Saturday, March 20, 2010

Scouts Off-Ice Notes: March, 1976

Way more detail than you need about the Scouts slowly falling apart:

The season ticket drive to save the Scouts “officially launched (March 1st) by Mayor Charles B. Wheeler, Jr., at a breakfast for business and civic leaders at the Plaza Inn…The turnout…was smaller than expected, but several firms pledged to double their season ticket orders and now solicitations will continue on an individual basis.” –Joe McGuff, 3/2 Star

• “I will agree that from the standpoint of sales, promotions and educating the public to the game the Scouts overall have been less than efficient.” –Joe McGuff, 3/2 Star

• On March 10
th came word that the NHL had done an about face and would loan the Scouts money after all. The league loaned $300,000 and the Scouts ownership group scraped together another $100,000 in order to allow the Scouts to finish the season. “The total appearances of the league are best served by the arrangement,” said NHL president Clarence Campbell, meaning they didn’t want to suffer the embarrassment of a team folding mid-season. (3/10 Times)

• By March 11
th, it was already apparent the ticket drive was a mess. Scouts president Edwin Thompson was under the impression that Henry Bloch, president of the Kansas City Chamber of Commerce, was in charge of the drive. Bloch was not. It turned out no one was running the ticket drive. Joe McGuff wrote, “…the members of the Scouts organization cannot expect someone else to do all of their work while they watch. The drive will not run itself and since the Scouts have the most to gain from it they had better start worrying about such things as having a chairman.” (3/11 Star)

• Lots of good info in Joe McGuff’s March 23
rd “Sporting Comment:” “Edwin Thompson…has said that the present owners cannot operate beyond April 15 without a season ticket sale of 8,000. Yesterday Mayor Charles B. Wheeler, Jr., called on the National Hockey League to clarify the status of the franchise and made it clear that the business community is not going to make a substantial dollar commitment unless there are assurances of stability in the ownership situation. In brief, Thompson says he cannot continue without a major sale of season tickets, the mayor is saying the tickets cannot be sold for a team that may or may not be here. The ticket drive started slowly and has come to a standstill…The Scouts and the business community are blaming each other for the failure of the drive…it is apparent that if the franchise is to be saved for Kansas City new ownership must be developed…The Scouts still owe the league $4,250,000 for the franchise and when the interest is added the figure exceeds $5 million. They owe the St. Louis Blues $800,000 for territorial rights. The Scouts recently borrowed $300,000 from the league, they are not current on the rent at Kemper Arena and they have other debts…the crowd of 16,219 last Saturday was significant. All tickets were priced at $2 so management did not make a profit from the promotion, but the size of the crowd shows that there is a strong base of hockey interest. If the public has no interest a promoter can give away his product and no one will come.”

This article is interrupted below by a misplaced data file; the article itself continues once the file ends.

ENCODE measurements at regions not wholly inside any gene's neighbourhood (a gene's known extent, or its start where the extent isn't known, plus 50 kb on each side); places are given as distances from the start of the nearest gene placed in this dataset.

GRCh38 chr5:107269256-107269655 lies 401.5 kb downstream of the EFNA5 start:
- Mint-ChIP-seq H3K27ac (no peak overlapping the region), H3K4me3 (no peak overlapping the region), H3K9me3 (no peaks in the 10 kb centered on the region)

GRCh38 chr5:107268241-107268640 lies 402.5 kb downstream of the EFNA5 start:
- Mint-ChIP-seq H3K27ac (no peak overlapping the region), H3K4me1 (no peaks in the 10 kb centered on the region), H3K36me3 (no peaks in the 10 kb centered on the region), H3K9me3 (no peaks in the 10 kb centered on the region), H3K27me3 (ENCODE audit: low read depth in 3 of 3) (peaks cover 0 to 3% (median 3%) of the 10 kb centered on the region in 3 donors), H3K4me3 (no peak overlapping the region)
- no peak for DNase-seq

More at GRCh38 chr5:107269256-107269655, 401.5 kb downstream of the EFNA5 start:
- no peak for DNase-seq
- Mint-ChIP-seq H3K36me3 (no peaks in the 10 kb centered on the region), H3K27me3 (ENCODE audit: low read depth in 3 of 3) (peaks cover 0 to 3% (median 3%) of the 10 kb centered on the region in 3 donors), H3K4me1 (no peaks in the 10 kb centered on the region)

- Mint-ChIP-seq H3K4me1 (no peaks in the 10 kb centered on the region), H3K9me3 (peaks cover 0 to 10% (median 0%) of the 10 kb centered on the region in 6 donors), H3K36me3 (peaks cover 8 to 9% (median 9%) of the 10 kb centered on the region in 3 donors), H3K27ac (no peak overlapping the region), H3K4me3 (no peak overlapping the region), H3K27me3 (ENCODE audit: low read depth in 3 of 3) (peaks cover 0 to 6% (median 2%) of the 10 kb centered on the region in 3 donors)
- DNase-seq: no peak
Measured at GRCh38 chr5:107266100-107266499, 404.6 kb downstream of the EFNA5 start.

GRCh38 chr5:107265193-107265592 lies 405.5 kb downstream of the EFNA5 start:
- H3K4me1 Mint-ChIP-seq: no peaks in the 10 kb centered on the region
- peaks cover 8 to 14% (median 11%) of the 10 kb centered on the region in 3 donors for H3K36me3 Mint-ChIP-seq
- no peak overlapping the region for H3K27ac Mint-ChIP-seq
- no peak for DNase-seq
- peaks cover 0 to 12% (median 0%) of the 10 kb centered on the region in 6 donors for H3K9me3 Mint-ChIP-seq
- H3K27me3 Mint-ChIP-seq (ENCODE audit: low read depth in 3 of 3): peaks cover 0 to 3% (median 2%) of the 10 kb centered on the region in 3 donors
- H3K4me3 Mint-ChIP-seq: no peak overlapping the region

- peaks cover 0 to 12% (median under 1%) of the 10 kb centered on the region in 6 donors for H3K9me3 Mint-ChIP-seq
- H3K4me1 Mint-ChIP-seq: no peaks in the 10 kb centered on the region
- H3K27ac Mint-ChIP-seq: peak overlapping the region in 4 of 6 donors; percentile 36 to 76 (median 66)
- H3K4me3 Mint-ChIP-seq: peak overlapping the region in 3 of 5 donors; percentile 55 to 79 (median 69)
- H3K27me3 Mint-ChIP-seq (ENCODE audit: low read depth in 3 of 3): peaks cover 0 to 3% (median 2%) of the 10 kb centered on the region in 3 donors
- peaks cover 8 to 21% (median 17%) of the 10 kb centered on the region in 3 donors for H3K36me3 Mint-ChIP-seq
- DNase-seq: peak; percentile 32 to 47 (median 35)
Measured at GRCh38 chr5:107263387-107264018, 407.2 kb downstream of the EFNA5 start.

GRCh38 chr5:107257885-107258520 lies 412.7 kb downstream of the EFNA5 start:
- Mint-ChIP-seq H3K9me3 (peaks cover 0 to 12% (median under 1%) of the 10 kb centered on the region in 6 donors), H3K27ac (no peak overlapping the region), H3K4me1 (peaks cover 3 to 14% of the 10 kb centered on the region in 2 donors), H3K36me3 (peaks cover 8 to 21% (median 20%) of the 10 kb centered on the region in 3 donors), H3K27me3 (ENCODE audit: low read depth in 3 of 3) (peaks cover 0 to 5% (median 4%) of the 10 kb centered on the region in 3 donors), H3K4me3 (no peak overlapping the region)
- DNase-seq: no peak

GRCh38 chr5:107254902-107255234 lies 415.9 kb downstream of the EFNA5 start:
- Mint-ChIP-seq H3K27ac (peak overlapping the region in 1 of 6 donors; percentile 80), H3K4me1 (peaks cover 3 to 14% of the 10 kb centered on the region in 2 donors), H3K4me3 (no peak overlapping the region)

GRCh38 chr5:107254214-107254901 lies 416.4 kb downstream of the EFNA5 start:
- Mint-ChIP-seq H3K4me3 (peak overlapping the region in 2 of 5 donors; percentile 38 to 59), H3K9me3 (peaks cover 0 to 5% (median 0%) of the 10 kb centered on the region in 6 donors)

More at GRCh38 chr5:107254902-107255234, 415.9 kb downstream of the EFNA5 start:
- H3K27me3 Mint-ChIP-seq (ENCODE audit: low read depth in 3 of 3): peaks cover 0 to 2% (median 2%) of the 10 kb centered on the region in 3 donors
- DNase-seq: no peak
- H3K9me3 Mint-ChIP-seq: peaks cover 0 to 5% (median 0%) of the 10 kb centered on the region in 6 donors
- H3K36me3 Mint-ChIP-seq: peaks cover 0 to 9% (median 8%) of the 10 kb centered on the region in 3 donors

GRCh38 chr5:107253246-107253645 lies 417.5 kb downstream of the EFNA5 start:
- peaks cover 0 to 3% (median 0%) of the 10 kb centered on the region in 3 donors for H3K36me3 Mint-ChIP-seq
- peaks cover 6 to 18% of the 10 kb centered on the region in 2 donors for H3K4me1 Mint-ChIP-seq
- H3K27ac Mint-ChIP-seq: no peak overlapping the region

• On March 24
th the Times published the below look at Scouts fans.

• March 27th brought the first mention of Denver as a potential landing spot for the Scouts. “We have also been contacted by representatives from Cleveland and Miami, Florida,” said Edwin Thompson. (3/27 Times)

• The NBA Kansas City Kings were continually mentioned as a potential buyer that would keep the team in KC: “Of all the parties involved, only the Kings have made an offer, though the Scouts insist it is not a formal legalized bid. In any case, the Kings reportedly are willing to assume the Scouts’ liabilities, approximately $7 million, as the purchase price.” –Steve Marantz, 3/30

• “Denver must be considered the strongest out-of-town contender. The Denver interest is headed by Carl Scheer, president and general manager of the Denver Nuggets basketball team…The likelihood of the Scouts leaving Kansas City increased dramatically when Scheer entered the picture.” –Steve Marantz, 3/30

• The below columns ran on March 31st following the last Scouts home game the night before. Thompson says the previous report that the Kings had made an offer to assume the Scouts debt was incorrect, and that the Scouts had made an offer to the Kings to sell for $5.5 million but hadn’t heard back. He also says, “What’s happened to us is very simple. Salaries have gone up 180 percent (since first applying for a team in 1971), and instead of averaging 9,000 or 10,000 persons a game we’re averaging 6,000 a game.”

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